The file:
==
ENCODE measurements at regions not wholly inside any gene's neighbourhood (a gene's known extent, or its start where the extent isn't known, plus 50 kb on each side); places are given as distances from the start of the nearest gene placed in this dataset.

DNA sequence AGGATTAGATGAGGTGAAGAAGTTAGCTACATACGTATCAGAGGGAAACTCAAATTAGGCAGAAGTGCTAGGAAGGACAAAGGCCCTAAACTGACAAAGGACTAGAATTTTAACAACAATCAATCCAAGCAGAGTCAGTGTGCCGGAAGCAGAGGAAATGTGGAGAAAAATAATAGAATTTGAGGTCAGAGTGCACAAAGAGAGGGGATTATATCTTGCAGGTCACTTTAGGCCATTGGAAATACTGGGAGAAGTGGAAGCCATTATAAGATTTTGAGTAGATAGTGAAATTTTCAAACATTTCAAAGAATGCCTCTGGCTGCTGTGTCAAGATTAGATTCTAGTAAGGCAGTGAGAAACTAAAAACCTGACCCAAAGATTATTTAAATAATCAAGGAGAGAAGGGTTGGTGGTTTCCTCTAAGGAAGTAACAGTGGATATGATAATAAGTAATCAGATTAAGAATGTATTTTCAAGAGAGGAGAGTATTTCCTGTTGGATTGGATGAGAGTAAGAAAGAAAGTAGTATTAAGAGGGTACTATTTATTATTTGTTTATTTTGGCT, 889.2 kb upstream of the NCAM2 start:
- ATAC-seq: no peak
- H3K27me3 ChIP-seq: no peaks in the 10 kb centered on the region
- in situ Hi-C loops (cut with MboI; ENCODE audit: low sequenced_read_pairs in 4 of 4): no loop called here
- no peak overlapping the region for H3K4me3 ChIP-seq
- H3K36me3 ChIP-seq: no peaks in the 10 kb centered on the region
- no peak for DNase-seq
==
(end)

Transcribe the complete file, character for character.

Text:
ENCODE measurements at regions not wholly inside any gene's neighbourhood (a gene's known extent, or its start where the extent isn't known, plus 50 kb on each side); places are given as distances from the start of the nearest gene placed in this dataset.

DNA sequence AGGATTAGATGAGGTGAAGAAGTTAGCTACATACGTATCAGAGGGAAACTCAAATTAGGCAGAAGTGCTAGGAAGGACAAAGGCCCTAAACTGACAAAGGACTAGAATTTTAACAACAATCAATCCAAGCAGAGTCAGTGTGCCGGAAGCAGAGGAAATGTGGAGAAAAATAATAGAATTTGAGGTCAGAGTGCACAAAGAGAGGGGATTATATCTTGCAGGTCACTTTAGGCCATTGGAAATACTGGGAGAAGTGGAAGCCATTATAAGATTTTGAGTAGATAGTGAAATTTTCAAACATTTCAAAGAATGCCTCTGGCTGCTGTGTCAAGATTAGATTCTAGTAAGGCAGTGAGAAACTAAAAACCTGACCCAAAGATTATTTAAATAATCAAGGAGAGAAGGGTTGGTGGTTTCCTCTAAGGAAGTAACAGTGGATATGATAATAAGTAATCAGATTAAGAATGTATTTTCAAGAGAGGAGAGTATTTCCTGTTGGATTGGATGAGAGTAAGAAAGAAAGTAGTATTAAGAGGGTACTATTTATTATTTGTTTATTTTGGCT, 889.2 kb upstream of the NCAM2 start:
- ATAC-seq: no peak
- H3K27me3 ChIP-seq: no peaks in the 10 kb centered on the region
- in situ Hi-C loops (cut with MboI; ENCODE audit: low sequenced_read_pairs in 4 of 4): no loop called here
- no peak overlapping the region for H3K4me3 ChIP-seq
- H3K36me3 ChIP-seq: no peaks in the 10 kb centered on the region
- no peak for DNase-seq